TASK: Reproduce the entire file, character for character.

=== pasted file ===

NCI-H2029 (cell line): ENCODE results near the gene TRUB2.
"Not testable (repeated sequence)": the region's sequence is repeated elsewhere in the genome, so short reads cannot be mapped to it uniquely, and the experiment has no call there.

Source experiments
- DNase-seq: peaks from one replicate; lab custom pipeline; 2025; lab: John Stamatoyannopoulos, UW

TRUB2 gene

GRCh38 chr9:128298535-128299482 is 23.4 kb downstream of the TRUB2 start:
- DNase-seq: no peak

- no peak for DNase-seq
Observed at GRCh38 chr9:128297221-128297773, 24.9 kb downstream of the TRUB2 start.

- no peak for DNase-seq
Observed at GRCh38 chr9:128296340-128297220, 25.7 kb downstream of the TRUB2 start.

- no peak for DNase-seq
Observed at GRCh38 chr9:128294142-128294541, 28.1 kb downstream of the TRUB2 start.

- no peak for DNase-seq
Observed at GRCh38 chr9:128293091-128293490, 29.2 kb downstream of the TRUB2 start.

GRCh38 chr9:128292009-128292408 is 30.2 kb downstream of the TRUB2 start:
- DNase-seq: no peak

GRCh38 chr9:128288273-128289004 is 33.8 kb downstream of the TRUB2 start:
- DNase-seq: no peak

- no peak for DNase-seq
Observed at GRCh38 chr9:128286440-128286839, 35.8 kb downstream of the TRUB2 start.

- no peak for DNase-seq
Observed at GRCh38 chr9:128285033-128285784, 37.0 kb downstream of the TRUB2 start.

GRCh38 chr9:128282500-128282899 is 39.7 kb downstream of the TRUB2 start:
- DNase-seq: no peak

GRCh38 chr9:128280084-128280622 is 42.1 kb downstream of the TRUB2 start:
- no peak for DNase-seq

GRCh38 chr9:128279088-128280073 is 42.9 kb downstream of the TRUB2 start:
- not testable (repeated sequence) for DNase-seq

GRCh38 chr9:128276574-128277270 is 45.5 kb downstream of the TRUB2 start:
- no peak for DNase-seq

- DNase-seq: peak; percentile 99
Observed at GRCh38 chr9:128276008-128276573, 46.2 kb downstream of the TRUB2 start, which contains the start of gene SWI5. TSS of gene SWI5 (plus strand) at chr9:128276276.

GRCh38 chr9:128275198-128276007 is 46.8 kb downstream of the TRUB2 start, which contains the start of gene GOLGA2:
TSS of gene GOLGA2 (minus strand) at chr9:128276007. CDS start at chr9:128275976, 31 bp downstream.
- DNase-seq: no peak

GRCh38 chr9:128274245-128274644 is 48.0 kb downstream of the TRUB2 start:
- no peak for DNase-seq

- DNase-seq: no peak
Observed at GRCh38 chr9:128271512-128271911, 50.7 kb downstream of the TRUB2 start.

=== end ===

NCI-H2029 (cell line): ENCODE results near the gene TRUB2.
"Not testable (repeated sequence)": the region's sequence is repeated elsewhere in the genome, so short reads cannot be mapped to it uniquely, and the experiment has no call there.

Source experiments
- DNase-seq: peaks from one replicate; lab custom pipeline; 2025; lab: John Stamatoyannopoulos, UW

TRUB2 gene

GRCh38 chr9:128298535-128299482 is 23.4 kb downstream of the TRUB2 start:
- DNase-seq: no peak

- no peak for DNase-seq
Observed at GRCh38 chr9:128297221-128297773, 24.9 kb downstream of the TRUB2 start.

- no peak for DNase-seq
Observed at GRCh38 chr9:128296340-128297220, 25.7 kb downstream of the TRUB2 start.

- no peak for DNase-seq
Observed at GRCh38 chr9:128294142-128294541, 28.1 kb downstream of the TRUB2 start.

- no peak for DNase-seq
Observed at GRCh38 chr9:128293091-128293490, 29.2 kb downstream of the TRUB2 start.

GRCh38 chr9:128292009-128292408 is 30.2 kb downstream of the TRUB2 start:
- DNase-seq: no peak

GRCh38 chr9:128288273-128289004 is 33.8 kb downstream of the TRUB2 start:
- DNase-seq: no peak

- no peak for DNase-seq
Observed at GRCh38 chr9:128286440-128286839, 35.8 kb downstream of the TRUB2 start.

- no peak for DNase-seq
Observed at GRCh38 chr9:128285033-128285784, 37.0 kb downstream of the TRUB2 start.

GRCh38 chr9:128282500-128282899 is 39.7 kb downstream of the TRUB2 start:
- DNase-seq: no peak

GRCh38 chr9:128280084-128280622 is 42.1 kb downstream of the TRUB2 start:
- no peak for DNase-seq

GRCh38 chr9:128279088-128280073 is 42.9 kb downstream of the TRUB2 start:
- not testable (repeated sequence) for DNase-seq

GRCh38 chr9:128276574-128277270 is 45.5 kb downstream of the TRUB2 start:
- no peak for DNase-seq

- DNase-seq: peak; percentile 99
Observed at GRCh38 chr9:128276008-128276573, 46.2 kb downstream of the TRUB2 start, which contains the start of gene SWI5. TSS of gene SWI5 (plus strand) at chr9:128276276.

GRCh38 chr9:128275198-128276007 is 46.8 kb downstream of the TRUB2 start, which contains the start of gene GOLGA2:
TSS of gene GOLGA2 (minus strand) at chr9:128276007. CDS start at chr9:128275976, 31 bp downstream.
- DNase-seq: no peak

GRCh38 chr9:128274245-128274644 is 48.0 kb downstream of the TRUB2 start:
- no peak for DNase-seq

- DNase-seq: no peak
Observed at GRCh38 chr9:128271512-128271911, 50.7 kb downstream of the TRUB2 start.